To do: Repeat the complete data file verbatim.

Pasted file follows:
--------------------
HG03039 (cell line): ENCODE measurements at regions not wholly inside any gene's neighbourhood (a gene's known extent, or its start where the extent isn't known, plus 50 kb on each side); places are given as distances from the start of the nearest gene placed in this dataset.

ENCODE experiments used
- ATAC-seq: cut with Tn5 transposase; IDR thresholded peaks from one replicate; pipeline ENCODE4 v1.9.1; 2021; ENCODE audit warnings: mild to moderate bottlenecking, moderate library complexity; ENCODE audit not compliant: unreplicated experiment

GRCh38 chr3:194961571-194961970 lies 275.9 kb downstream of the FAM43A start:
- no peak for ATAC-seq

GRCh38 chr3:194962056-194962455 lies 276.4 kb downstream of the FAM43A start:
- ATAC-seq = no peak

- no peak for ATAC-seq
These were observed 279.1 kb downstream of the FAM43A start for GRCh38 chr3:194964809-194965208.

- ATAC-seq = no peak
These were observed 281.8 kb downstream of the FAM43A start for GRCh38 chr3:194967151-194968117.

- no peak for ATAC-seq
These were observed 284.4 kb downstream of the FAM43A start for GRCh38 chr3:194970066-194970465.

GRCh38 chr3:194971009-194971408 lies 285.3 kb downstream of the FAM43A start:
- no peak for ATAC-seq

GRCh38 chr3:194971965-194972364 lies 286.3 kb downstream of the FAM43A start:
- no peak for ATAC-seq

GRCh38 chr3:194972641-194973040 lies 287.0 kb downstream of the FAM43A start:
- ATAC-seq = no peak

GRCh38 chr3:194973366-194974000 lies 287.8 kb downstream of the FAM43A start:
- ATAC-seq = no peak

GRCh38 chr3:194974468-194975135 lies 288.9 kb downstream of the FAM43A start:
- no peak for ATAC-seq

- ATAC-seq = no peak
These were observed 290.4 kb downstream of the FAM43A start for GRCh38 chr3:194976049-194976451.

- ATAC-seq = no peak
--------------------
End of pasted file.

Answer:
HG03039 (cell line): ENCODE measurements at regions not wholly inside any gene's neighbourhood (a gene's known extent, or its start where the extent isn't known, plus 50 kb on each side); places are given as distances from the start of the nearest gene placed in this dataset.

ENCODE experiments used
- ATAC-seq: cut with Tn5 transposase; IDR thresholded peaks from one replicate; pipeline ENCODE4 v1.9.1; 2021; ENCODE audit warnings: mild to moderate bottlenecking, moderate library complexity; ENCODE audit not compliant: unreplicated experiment

GRCh38 chr3:194961571-194961970 lies 275.9 kb downstream of the FAM43A start:
- no peak for ATAC-seq

GRCh38 chr3:194962056-194962455 lies 276.4 kb downstream of the FAM43A start:
- ATAC-seq = no peak

- no peak for ATAC-seq
These were observed 279.1 kb downstream of the FAM43A start for GRCh38 chr3:194964809-194965208.

- ATAC-seq = no peak
These were observed 281.8 kb downstream of the FAM43A start for GRCh38 chr3:194967151-194968117.

- no peak for ATAC-seq
These were observed 284.4 kb downstream of the FAM43A start for GRCh38 chr3:194970066-194970465.

GRCh38 chr3:194971009-194971408 lies 285.3 kb downstream of the FAM43A start:
- no peak for ATAC-seq

GRCh38 chr3:194971965-194972364 lies 286.3 kb downstream of the FAM43A start:
- no peak for ATAC-seq

GRCh38 chr3:194972641-194973040 lies 287.0 kb downstream of the FAM43A start:
- ATAC-seq = no peak

GRCh38 chr3:194973366-194974000 lies 287.8 kb downstream of the FAM43A start:
- ATAC-seq = no peak

GRCh38 chr3:194974468-194975135 lies 288.9 kb downstream of the FAM43A start:
- no peak for ATAC-seq

- ATAC-seq = no peak
These were observed 290.4 kb downstream of the FAM43A start for GRCh38 chr3:194976049-194976451.

- ATAC-seq = no peak